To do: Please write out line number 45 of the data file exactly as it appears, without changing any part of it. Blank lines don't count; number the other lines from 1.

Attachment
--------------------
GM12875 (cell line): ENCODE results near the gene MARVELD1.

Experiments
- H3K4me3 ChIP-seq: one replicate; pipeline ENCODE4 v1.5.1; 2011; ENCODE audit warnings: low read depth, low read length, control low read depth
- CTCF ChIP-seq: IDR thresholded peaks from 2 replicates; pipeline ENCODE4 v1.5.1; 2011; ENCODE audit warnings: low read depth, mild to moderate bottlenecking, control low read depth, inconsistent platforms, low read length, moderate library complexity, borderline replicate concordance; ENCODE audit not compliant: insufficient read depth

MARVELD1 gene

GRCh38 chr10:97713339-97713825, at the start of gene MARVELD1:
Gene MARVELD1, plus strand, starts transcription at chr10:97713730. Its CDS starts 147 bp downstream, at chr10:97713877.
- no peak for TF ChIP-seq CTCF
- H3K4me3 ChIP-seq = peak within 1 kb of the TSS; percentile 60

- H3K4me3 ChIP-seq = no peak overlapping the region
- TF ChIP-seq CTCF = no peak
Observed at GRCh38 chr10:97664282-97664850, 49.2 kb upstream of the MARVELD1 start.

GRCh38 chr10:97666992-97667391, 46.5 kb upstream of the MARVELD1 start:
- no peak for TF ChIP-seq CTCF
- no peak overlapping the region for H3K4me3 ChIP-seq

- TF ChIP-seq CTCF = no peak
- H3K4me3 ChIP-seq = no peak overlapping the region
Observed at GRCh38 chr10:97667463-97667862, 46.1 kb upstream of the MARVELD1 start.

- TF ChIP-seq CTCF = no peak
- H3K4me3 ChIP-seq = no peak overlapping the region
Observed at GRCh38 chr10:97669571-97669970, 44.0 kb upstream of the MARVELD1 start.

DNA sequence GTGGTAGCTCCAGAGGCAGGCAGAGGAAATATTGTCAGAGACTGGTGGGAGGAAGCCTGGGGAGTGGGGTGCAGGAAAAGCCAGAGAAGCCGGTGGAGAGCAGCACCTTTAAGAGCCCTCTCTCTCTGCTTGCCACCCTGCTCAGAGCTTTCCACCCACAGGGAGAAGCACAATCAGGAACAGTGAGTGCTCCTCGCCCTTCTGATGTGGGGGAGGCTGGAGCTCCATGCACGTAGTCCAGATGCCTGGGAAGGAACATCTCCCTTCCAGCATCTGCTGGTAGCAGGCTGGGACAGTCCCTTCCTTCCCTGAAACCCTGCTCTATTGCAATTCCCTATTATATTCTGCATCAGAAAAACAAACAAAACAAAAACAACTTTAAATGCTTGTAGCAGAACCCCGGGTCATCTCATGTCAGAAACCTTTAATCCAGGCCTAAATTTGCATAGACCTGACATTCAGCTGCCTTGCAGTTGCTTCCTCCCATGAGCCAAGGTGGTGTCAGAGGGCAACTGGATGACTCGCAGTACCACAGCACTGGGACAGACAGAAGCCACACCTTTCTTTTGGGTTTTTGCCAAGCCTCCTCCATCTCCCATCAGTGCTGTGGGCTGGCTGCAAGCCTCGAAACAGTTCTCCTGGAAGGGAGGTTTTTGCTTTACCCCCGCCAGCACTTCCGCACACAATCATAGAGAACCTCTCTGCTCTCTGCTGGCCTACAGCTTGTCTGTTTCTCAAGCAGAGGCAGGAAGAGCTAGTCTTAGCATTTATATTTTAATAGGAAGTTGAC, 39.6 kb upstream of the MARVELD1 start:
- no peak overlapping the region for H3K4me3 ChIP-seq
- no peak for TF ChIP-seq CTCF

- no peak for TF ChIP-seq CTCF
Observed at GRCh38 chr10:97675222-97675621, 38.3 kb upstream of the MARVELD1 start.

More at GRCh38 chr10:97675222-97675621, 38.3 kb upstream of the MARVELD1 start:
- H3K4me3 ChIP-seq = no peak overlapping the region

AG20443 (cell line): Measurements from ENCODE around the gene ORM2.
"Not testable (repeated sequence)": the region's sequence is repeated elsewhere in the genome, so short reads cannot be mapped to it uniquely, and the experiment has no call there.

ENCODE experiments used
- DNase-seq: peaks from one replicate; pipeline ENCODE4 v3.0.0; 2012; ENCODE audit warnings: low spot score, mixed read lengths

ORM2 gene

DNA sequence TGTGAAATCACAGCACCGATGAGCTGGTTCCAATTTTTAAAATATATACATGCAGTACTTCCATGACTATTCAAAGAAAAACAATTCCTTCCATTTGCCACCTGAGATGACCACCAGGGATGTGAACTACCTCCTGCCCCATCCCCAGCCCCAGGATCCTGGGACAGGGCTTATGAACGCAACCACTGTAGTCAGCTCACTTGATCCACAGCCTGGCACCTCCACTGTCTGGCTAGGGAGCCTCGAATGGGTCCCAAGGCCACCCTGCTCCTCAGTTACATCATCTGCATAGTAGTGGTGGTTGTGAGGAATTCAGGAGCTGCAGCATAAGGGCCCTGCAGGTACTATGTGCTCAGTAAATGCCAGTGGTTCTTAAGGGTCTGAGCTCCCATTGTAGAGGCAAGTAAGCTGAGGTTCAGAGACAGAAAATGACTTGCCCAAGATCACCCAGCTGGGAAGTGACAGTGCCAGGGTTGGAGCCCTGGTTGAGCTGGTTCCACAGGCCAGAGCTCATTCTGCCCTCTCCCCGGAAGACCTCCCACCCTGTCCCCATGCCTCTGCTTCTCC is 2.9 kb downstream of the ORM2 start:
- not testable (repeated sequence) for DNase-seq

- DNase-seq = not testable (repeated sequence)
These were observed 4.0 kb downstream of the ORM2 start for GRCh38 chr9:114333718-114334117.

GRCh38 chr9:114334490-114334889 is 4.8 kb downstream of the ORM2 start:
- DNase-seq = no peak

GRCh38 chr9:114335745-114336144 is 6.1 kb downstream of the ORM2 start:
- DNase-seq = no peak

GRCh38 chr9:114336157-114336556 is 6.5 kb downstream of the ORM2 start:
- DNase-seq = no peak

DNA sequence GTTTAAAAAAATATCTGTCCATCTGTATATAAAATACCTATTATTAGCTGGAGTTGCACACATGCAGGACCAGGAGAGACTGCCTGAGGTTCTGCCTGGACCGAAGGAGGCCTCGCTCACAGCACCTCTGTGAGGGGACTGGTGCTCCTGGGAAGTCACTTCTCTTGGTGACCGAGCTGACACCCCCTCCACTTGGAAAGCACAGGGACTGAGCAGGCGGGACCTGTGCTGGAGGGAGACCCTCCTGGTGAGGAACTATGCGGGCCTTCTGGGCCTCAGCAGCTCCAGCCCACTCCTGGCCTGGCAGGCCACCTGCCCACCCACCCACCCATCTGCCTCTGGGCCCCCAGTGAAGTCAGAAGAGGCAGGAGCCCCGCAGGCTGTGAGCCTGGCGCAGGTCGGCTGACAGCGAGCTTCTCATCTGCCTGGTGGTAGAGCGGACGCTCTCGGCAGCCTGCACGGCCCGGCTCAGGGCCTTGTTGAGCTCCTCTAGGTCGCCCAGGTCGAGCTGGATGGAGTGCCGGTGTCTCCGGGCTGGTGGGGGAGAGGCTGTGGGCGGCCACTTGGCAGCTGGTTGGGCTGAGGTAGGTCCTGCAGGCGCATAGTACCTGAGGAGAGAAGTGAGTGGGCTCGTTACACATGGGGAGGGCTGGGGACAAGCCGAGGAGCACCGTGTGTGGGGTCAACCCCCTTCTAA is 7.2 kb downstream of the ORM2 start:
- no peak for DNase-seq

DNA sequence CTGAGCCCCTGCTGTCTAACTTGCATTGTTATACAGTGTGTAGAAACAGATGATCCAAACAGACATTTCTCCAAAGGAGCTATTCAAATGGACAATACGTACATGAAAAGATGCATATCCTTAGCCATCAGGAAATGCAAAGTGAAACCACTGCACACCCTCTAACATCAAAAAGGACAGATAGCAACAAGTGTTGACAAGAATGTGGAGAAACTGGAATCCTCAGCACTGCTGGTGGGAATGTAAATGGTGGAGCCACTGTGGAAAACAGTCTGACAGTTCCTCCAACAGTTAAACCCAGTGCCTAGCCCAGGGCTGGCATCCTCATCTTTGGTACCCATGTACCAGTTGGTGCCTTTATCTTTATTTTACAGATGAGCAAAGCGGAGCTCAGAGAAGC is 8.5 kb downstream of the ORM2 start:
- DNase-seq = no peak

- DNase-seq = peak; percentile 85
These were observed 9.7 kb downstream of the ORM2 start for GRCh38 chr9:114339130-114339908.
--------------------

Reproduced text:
- no peak for DNase-seq